(Post authored by Melissa Grafe)
The Medical Historical Library announces a new gift encompassing visual materials depicting medical practice, public health, disease, and more from the collection of Bert Hansen, Ph.D.
Over a period of thirty years, Bert Hansen actively collected original materials to document and exhibit the visual record of public health and medical practice and research in America, primarily in graphics published in popular media. Hansen has been teaching history at Baruch College of CUNY since 1994. He holds degrees in chemistry (Columbia) and history of science (Princeton). Prof. Hansen has written on obstetrics teaching in the 1860s, the new medical categorization of homosexuals in the 1890s, the advocacy for public health and sanitation in political cartoons from 1860 to 1900, and the popularity of medical history heroes in children’s comic books. His book, Picturing Medical Progress from Pasteur to Polio: A History of Mass Media Images and Popular Attitudes in America (Rutgers University Press, 2009), was honored with an award from the Popular Culture Association and named to the “2010 Best of the Best” for Public and Secondary School Libraries by the American Library Association.
Recently, Hansen began transferring his collection to the Medical Historical Library. The library was given over 600 prints, including chromolithographs and wood engravings from 19th-century magazines like Harper’s Weekly, Frank Leslie’s, Puck, and Judge. Hansen also donated 20th-century popular magazines such as Life and Time, which reported on medical issues. LIFE magazine published serious photographic essays about medical subjects on a regular basis, at least 1100 of them in its 1900 weekly issues. Because few libraries have preserved this magazine, Hansen collected several hundred issues with medical stories to document the way the mid-20th century public was taken into operating room, the laboratory, and the mental asylum.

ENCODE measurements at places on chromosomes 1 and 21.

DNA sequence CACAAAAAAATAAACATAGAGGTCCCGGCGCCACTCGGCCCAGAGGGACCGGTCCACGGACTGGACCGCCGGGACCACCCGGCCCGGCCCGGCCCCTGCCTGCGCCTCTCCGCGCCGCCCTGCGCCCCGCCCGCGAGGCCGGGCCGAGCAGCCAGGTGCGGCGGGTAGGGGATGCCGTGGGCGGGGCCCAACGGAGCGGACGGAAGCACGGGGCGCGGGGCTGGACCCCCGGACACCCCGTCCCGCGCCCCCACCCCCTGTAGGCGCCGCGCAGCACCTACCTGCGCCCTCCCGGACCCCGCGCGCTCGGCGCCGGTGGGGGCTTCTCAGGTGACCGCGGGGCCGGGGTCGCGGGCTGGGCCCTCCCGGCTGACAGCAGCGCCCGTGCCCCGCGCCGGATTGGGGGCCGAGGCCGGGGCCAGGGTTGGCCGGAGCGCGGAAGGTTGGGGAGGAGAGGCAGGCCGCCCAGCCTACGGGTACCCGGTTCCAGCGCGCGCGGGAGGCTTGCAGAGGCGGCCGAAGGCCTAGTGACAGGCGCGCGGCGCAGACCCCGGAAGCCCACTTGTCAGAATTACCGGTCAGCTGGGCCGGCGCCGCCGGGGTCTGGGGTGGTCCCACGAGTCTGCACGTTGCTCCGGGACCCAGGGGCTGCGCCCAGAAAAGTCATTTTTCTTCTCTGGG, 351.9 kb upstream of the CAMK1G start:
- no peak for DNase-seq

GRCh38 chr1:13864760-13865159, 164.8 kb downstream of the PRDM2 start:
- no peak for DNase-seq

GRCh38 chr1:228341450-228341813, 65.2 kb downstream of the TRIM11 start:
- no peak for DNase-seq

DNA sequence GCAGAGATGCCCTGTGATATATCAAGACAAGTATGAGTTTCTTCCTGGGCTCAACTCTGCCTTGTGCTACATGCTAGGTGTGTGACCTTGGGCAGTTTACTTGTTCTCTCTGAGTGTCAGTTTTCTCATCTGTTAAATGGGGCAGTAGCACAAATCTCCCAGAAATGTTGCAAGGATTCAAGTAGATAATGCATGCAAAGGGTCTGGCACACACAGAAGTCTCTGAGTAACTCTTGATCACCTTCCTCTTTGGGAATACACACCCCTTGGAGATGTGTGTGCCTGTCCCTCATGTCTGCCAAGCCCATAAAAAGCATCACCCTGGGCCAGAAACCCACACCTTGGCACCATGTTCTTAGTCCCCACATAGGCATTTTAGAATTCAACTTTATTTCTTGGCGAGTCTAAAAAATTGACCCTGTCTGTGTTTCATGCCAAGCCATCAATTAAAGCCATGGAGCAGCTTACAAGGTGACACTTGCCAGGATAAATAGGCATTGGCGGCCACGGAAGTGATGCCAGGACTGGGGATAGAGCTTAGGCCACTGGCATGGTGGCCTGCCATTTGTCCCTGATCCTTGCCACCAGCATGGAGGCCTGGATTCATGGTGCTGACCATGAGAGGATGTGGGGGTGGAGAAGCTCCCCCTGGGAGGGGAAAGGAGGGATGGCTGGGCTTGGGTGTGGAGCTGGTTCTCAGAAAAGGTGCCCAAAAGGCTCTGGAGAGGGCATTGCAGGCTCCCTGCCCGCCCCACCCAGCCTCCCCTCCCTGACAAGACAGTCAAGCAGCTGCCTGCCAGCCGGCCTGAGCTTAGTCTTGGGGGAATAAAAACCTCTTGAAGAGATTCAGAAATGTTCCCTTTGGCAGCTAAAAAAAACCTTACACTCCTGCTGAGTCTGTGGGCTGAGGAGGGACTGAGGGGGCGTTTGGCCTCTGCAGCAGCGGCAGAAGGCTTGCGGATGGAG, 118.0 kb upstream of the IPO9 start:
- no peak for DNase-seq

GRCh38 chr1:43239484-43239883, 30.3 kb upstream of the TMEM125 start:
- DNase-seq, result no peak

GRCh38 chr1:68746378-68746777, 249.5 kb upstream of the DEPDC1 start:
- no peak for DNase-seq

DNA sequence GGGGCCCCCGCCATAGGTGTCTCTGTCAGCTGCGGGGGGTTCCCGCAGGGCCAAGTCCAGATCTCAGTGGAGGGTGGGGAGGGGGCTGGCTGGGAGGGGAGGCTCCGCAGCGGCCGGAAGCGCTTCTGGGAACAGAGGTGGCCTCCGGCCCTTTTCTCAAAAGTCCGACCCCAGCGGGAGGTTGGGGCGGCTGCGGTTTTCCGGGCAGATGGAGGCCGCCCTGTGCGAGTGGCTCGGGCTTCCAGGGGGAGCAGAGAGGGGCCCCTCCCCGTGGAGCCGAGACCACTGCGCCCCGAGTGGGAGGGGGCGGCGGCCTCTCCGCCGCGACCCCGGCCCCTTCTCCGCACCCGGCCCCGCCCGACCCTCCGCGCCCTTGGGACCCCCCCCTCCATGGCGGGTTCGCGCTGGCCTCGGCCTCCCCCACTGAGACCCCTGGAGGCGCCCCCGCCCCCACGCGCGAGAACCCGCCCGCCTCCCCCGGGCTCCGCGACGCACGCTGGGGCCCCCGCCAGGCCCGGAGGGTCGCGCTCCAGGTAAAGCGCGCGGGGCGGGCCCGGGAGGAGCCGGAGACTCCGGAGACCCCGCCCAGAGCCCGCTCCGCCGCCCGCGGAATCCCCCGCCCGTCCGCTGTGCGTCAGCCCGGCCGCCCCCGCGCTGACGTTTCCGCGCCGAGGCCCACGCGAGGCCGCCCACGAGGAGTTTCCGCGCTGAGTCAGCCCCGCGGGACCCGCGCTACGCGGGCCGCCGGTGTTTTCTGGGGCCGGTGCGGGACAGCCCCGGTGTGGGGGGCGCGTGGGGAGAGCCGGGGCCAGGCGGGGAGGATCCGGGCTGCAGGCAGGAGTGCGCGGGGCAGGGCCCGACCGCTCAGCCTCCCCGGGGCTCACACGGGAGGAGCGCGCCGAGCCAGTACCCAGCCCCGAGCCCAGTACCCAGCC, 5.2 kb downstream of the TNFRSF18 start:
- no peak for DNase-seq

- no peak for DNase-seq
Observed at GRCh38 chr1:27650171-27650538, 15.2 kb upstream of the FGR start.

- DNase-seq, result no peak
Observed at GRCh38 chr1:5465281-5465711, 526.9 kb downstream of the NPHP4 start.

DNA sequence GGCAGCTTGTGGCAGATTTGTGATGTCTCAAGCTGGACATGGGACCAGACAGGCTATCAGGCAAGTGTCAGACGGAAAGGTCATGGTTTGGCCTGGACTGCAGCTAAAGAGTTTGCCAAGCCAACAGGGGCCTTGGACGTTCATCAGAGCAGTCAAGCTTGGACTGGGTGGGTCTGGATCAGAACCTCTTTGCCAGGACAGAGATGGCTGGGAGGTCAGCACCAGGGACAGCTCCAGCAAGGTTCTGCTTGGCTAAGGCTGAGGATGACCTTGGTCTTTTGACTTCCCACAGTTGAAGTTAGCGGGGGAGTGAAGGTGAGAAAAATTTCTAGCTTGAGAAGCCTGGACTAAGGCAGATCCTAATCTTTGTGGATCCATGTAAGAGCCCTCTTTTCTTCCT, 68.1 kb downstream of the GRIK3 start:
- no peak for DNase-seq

For Hansen, the central research question animating the collection was: Just what did medicine look like to the average person (not to the insiders within the profession)? All the images were collected to answer that question. In addition to news sketches in magazines like Harper’s Weekly, political cartoons turned out to be a remarkable source of visual evidence. Medicine itself was rarely the object of the caricature, but when a president is shown as a doctor looking through a microscope or amputating a limb, or portrayed as a midwife with forceps or a nurse tending to a patient in bed, we get a sense of stereotypes and popular expectations. Despite comic exaggerations, these images had to be sufficiently true-to-life for the political message to be understood.
Hansen has also donated a small collection of manuscripts, which includes diaries, notebooks, casebooks, and scrapbooks by medical practitioners or on medical themes. Future parts of the gift will include hundreds of examples of ephemera, from agencies such as health departments and corporations like Met Life, all of which used graphics to convey their messages to the public. There will also be publicity materials for radio broadcasts and Hollywood films about physicians. The collection also includes about two dozen highly illustrated juvenile biographies of physicians, and over 100 medically themed comic books. In addition to the unique original materials, Hansen’s collection contains about ninety 3-ring binders containing photocopies of relevant images (both those in the collection and others that are not). All the items in the binders and in the collection of originals are recorded in a database with over 4500 entries, which can be searched by keyword, publication, genre, medium, artist, date, etc., and will be made available at a future date.
For questions concerning the collection, please contact Melissa Grafe, Ph.D, John R. Bumstead Librarian for Medical History: email@example.com